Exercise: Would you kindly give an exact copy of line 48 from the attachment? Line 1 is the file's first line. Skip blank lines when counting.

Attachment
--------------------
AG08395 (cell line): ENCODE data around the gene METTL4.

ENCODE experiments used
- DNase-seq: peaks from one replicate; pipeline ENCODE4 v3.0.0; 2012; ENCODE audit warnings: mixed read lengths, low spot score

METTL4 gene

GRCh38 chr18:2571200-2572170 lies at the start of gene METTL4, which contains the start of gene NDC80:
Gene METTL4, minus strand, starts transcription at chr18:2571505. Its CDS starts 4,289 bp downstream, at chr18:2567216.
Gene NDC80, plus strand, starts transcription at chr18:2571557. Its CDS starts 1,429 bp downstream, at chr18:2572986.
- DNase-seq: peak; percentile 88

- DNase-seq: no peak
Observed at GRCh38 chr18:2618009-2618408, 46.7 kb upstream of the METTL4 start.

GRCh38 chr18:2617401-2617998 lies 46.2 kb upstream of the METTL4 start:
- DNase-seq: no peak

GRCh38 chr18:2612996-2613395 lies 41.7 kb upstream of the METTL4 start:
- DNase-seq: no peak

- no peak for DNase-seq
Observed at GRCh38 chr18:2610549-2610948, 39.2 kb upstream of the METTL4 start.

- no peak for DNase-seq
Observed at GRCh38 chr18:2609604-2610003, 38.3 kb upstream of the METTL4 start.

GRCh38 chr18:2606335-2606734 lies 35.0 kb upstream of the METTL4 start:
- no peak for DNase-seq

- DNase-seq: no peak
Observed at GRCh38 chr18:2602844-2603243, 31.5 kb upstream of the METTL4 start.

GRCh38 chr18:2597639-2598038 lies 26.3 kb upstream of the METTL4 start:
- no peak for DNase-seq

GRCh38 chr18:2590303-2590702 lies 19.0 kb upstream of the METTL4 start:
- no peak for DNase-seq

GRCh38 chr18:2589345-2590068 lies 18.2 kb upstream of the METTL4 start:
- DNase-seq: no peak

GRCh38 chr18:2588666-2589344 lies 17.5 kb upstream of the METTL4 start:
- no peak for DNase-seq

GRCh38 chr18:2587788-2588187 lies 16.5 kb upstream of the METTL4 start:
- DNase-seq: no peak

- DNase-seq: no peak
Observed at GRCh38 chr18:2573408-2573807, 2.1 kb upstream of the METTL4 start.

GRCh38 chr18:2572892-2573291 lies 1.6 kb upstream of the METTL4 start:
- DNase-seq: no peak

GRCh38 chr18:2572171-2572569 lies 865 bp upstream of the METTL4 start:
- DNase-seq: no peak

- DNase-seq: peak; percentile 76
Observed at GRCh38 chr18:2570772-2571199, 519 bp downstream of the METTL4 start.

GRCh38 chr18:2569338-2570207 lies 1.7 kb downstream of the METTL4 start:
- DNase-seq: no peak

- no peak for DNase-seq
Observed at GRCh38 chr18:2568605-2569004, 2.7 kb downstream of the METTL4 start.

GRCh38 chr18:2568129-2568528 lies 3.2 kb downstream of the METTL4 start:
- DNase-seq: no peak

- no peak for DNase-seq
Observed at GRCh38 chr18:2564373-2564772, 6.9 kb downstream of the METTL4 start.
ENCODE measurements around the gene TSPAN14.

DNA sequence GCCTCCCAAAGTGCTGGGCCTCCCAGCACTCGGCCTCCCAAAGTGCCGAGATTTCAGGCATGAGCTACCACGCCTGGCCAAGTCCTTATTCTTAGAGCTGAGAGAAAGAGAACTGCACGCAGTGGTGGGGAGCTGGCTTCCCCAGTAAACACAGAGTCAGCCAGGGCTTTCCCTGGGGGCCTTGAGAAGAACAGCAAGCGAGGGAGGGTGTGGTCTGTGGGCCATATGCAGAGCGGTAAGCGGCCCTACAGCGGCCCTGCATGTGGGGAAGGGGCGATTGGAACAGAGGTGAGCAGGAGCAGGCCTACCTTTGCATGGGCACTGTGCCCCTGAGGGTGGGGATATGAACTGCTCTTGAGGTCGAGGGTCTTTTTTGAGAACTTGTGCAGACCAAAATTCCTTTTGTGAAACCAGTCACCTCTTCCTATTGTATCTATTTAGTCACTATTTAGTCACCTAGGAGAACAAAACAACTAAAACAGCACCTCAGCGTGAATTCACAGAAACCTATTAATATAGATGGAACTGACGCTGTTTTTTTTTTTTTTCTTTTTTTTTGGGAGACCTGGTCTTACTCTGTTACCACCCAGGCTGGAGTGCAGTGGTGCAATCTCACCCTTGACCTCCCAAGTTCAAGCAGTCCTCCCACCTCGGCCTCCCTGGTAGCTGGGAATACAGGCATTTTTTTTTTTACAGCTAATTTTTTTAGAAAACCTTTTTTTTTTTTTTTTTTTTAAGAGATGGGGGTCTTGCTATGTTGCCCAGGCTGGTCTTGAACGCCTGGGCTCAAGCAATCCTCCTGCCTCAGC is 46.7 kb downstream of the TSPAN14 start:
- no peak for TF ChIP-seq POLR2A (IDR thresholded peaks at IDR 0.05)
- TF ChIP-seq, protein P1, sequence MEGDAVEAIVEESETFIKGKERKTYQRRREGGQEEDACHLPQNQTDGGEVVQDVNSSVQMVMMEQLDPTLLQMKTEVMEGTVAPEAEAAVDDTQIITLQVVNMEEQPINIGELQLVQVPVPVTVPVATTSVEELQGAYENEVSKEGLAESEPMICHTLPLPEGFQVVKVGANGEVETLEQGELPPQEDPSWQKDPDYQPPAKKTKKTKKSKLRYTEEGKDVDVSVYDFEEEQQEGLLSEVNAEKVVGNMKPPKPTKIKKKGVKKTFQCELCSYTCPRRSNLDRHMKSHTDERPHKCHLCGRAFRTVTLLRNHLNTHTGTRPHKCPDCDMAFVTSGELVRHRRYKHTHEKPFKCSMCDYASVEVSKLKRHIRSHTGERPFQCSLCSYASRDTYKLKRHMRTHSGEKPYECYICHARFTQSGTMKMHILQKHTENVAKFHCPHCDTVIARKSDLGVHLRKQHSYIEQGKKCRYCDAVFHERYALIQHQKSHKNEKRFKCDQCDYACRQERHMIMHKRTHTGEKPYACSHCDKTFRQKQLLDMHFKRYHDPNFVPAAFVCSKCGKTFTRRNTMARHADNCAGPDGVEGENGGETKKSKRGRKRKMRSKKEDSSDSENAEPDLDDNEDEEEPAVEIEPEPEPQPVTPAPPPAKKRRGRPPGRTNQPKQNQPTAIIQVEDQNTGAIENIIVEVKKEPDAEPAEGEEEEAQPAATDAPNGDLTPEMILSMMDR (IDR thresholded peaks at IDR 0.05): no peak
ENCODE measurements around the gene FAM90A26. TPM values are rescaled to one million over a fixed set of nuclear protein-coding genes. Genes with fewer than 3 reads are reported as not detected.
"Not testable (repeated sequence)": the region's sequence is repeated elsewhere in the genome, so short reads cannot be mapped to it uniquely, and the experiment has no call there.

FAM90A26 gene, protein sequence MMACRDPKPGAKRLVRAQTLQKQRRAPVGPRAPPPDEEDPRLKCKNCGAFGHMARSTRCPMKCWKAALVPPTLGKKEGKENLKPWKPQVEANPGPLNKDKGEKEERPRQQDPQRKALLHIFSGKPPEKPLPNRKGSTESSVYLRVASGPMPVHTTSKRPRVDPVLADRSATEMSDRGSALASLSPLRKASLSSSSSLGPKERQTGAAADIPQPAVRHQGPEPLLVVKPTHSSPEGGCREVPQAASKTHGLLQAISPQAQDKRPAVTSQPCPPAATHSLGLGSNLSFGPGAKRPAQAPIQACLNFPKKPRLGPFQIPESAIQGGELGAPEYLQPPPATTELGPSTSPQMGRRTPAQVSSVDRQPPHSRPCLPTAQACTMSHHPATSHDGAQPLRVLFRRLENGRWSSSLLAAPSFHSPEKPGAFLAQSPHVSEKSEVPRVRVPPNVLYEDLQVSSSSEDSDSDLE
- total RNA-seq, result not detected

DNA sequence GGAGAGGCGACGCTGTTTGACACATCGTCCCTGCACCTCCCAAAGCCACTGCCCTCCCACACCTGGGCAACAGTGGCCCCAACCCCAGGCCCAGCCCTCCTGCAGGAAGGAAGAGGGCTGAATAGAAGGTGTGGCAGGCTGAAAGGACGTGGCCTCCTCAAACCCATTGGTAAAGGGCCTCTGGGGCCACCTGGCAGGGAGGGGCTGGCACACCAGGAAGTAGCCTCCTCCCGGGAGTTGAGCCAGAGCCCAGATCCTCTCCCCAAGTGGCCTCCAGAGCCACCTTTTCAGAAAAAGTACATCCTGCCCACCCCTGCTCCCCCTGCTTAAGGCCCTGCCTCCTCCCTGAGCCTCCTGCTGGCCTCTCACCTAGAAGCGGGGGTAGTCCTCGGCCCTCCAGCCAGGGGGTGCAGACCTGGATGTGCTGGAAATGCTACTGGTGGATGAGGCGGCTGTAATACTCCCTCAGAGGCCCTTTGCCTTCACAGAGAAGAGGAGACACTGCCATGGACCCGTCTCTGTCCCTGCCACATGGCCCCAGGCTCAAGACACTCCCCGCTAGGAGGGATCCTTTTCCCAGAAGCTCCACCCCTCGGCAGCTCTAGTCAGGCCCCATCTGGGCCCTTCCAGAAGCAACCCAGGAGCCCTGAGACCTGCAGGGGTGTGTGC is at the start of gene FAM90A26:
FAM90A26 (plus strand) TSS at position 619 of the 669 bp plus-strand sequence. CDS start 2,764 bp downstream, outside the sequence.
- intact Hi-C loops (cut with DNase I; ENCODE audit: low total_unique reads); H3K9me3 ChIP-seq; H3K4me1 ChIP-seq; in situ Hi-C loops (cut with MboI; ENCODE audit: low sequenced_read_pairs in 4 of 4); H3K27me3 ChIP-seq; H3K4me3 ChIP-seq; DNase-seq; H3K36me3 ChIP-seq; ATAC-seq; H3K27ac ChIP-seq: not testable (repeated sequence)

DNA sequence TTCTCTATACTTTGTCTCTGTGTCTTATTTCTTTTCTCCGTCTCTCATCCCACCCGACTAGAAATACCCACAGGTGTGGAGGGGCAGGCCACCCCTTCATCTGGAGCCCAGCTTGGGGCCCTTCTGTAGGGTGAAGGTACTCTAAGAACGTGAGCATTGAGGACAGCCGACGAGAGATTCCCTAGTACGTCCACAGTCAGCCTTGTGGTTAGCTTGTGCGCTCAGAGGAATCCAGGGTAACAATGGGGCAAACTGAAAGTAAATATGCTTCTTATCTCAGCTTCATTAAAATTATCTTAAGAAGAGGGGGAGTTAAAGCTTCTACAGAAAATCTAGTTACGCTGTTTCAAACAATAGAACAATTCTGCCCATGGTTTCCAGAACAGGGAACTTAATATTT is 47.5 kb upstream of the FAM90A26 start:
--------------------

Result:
Observed at GRCh38 chr18:2564373-2564772, 6.9 kb downstream of the METTL4 start.